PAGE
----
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Senko Rasic

A practitioning bit-shifting magician turned cat herder. @senkorasic

Beyond type errors

Ways of calling a piece of code incorrectly

Consider this Python function:

def factorial(n): """Returns n! (n factorial)""" result = 1 for i in range(2, n + 1): result *= i return result

Provided that this code is correct, what are kinds of errors (bugs) that can happen when this function is used?

First that come to mind are type errors. The factorial . . .

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October 12, 2014

Security of complex systems

What Shellshock can teach us about emergent behaviour

As I write this, the Internet is in panic over a catastrophic remote code execution bug in which bash, a commonly-used shell on many of the today's servers, can be exploited to run arbitrary code.

Let's backtrack a bit: how is it possible that a bug in command-line shell is exploitable remotely? And why is it a problem if a shell, . . .

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September 26, 2014

Kupnja stana: neverending story

One person's account of a Kafkaesque process of purchasing a home

This is an old article from my Croatian blog. It would lose much in the translation, so it is reposted as-is. To spare you the effort of learning Croatian: it chronicles my adventures in trying to purchase and furnish an apartment, in a manner similar to Kafka's The Trial, except there's a happy end and I'm not a literary genius.

. . .

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August 13, 2014

Learning Go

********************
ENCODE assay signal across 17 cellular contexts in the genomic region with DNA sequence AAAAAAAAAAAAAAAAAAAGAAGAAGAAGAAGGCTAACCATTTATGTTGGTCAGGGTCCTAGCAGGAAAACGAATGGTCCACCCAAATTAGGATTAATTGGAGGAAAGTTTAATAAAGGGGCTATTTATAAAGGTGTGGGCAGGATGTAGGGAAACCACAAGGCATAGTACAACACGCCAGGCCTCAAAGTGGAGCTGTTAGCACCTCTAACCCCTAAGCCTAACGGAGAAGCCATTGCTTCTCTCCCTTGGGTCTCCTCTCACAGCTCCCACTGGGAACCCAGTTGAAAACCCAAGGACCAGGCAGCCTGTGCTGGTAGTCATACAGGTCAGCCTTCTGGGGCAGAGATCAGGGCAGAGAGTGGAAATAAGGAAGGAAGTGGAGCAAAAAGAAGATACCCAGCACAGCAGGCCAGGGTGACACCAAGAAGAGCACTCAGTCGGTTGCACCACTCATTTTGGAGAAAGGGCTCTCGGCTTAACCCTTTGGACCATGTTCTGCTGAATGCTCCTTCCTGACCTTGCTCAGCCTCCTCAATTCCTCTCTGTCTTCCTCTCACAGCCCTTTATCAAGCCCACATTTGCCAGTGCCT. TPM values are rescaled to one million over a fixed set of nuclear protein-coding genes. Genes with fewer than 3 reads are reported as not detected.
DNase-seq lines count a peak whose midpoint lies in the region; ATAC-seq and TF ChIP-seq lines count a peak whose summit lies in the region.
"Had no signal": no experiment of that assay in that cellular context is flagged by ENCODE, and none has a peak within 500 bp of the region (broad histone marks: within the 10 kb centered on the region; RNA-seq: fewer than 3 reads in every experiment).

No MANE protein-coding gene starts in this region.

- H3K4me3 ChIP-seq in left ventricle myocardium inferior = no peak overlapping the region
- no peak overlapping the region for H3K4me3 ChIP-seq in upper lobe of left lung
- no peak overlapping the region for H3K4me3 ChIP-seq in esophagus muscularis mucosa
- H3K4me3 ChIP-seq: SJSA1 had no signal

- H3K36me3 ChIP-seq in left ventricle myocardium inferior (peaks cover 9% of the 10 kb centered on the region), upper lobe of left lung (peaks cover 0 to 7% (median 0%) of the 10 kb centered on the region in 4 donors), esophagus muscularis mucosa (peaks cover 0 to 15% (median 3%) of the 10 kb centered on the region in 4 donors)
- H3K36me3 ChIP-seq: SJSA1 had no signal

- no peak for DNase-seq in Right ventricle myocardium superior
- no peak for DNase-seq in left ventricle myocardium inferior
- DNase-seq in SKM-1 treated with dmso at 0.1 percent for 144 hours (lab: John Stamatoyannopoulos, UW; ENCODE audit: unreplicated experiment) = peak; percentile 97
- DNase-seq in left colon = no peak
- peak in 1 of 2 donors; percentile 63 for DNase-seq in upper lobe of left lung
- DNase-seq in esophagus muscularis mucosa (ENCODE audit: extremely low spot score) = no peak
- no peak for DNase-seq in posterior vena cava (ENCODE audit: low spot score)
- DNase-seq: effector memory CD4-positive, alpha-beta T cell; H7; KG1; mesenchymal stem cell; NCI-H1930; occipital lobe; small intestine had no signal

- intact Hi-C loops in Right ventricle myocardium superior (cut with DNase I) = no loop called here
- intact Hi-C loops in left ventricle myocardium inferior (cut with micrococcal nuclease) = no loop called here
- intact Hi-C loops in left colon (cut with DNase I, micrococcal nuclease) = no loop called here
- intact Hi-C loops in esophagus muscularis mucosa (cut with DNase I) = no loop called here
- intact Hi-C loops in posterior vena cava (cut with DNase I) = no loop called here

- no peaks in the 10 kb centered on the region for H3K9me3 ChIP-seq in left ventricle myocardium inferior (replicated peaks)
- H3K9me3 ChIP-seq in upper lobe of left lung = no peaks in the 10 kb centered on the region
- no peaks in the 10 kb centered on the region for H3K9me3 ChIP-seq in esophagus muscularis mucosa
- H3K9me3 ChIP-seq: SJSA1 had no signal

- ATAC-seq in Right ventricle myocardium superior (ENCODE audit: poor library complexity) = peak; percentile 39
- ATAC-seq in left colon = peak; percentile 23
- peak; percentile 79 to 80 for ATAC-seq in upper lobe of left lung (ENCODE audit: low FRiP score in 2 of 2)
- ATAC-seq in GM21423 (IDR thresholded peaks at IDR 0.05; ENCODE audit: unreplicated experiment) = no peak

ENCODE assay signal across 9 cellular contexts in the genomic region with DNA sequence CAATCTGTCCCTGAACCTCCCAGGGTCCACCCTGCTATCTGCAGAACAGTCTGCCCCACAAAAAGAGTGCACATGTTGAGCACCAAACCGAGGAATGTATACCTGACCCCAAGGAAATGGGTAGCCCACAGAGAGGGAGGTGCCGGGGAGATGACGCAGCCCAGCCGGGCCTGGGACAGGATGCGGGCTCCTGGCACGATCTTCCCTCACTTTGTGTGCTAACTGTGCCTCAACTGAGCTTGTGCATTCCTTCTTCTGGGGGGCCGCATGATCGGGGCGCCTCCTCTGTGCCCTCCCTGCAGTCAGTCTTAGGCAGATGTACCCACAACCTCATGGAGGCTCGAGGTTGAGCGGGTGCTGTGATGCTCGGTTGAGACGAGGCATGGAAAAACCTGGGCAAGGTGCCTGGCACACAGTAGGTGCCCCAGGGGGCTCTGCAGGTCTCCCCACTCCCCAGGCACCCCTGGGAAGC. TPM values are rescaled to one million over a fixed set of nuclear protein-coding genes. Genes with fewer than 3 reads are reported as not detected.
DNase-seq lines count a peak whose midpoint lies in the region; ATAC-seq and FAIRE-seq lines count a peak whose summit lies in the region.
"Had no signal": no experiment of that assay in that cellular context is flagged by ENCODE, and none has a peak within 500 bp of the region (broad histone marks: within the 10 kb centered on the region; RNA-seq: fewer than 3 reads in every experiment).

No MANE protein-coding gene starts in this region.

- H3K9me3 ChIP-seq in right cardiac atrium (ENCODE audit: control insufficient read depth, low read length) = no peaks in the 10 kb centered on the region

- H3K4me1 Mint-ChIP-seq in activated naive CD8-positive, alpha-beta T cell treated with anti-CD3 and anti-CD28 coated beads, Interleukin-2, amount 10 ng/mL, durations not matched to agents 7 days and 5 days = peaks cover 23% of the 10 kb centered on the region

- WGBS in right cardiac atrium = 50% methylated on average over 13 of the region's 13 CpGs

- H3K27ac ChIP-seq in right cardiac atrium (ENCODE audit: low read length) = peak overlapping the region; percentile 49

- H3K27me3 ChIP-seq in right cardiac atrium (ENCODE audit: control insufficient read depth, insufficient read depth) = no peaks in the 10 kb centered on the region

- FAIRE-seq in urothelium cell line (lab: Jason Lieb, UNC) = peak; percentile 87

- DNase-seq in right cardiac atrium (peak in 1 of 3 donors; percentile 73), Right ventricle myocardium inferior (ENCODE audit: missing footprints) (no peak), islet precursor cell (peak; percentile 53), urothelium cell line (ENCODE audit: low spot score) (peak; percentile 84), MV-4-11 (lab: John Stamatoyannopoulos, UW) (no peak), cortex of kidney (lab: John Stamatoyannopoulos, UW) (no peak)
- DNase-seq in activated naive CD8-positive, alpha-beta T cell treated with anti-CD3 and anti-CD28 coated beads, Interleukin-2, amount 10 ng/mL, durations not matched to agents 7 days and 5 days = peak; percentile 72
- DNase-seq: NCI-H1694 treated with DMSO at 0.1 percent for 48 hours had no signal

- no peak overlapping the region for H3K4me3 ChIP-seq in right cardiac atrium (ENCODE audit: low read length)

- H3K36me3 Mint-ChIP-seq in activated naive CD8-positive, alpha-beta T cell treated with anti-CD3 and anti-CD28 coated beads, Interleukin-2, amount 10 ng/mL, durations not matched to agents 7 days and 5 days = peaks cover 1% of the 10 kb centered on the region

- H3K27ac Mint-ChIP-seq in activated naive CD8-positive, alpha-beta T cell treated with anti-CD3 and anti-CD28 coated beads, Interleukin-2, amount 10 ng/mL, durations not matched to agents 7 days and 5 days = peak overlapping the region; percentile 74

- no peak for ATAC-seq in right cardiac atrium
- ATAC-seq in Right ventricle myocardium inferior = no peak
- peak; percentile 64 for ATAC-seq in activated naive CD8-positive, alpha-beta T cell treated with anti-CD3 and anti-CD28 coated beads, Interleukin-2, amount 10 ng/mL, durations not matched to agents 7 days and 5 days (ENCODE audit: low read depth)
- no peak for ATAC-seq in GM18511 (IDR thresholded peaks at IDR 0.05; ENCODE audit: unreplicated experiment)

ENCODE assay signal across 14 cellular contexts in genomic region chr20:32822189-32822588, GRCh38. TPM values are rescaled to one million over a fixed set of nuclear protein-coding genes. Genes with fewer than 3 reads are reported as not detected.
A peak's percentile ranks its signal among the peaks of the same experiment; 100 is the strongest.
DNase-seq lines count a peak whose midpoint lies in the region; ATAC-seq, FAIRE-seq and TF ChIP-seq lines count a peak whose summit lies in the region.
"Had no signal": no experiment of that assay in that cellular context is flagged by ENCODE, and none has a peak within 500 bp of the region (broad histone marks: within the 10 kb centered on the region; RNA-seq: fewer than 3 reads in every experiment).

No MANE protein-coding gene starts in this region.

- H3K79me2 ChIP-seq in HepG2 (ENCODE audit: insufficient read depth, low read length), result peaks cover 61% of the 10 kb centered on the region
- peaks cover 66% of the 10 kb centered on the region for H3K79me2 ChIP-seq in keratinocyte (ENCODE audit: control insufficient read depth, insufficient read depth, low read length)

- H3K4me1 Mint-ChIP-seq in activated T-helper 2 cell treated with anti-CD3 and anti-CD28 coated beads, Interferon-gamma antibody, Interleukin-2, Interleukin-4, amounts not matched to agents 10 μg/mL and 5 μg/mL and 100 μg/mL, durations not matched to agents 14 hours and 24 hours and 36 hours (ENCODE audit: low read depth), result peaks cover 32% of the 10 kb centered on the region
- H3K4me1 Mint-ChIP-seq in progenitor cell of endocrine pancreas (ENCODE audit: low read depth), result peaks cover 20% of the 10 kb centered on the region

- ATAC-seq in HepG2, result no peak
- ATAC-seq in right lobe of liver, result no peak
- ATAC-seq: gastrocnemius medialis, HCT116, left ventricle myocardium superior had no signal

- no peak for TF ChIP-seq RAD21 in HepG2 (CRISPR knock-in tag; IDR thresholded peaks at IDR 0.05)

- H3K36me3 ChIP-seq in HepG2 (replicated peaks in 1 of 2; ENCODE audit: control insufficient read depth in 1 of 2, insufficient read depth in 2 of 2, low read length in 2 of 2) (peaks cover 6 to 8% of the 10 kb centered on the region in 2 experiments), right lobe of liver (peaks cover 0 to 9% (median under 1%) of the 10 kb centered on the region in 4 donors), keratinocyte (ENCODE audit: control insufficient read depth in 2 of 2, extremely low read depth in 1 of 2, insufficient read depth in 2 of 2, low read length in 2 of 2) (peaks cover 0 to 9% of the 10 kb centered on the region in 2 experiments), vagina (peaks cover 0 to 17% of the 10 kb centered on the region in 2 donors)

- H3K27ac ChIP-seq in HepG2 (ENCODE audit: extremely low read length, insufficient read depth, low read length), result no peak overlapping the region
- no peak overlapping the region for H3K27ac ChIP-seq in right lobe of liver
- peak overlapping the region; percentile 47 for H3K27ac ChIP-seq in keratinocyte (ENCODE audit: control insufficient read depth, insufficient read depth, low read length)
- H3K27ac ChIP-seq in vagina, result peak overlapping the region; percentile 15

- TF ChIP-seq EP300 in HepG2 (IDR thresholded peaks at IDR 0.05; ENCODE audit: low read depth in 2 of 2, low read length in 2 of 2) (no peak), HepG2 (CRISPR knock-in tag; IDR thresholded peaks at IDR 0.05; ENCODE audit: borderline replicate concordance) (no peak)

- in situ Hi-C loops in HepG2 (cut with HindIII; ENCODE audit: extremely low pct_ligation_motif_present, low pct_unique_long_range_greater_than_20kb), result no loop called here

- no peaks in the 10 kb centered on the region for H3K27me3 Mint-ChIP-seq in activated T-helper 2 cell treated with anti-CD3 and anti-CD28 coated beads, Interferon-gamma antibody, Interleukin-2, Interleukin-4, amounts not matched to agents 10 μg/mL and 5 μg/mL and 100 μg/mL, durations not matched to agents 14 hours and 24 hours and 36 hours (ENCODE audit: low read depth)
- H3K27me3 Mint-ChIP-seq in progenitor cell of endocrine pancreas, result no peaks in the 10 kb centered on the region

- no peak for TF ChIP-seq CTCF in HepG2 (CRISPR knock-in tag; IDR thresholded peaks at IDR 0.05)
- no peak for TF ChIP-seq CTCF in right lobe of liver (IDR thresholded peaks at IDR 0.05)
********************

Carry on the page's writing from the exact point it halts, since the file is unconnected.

From the perspective of a C developer

For the past few weeks I've been looking into Go [0]. It's a rather new language, backed by Google and it seems to have gained a fair amount (relative to its age) of adoption from developers.

These day I'm coding primarily in Python. Apparently, most people switching to Go are users of Python, Ruby, and similar languages. So, . . .

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July 18, 2014

Type checking in Python

A second installment in a series of programming experiments

One of the defining properties in Python is its dynamic type system. This is both a blessing and a curse. The benefits are probably obvious to every Python programmer.

One downside is that it lets through a class of simple, but very easy to make, errors, that could be caught easily by the type system. In languages such as Python, these errors . . .

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May 17, 2014

Maybe in Python

An installment in a series of programming experiments

This post talks about a neat trick for simplifying program flow in Python. If you know Haskell, you'll recognize it as the Maybe monad. If you're more of a Scala or OCaml type of person, it's an Option. If OOP and design patterns rock your boat, it looks eerily like the Null Object Pattern.

Here's a problem to start with: . . .

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April 30, 2014

True problems of software development

An exceptional decades-old nugget of wisdom

I'm halfway through Patterns of Software, a collection of essays by Richard Gabriel (one of creators of Common Lisp). The book approaches problems in software development from a philosophical standpoint and is heavily influenced by works of Christopher Alexander, an architect that started the entire Design Patterns movement.

As a lead of a . . .

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March 02, 2014

Linux and OSX

I made a switch that isn't

Yesterday I tweeted this:

A long time ago I was a full-time Linux user and occasional Windows user. Apparently now I'm a full-time Mac user and occasional Linux user.

The tweet and syndicated Facebook post about, in reality, pretty incosequential thing, got more responses than some of the more serious stuff I try to put out there . . .

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January 15, 2014

Silvrback

Switching to a new blogging engine

As of the time of this writing, my current blog is still a WordPress instance hosted on own VPS. Many times I've considered switching to something else, mainly because WP is notoriously exploitable and requires constant vigilance in updating the version, and because the themes (free and paid) are, for the most part, completely out of my . . .

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September 28, 2013

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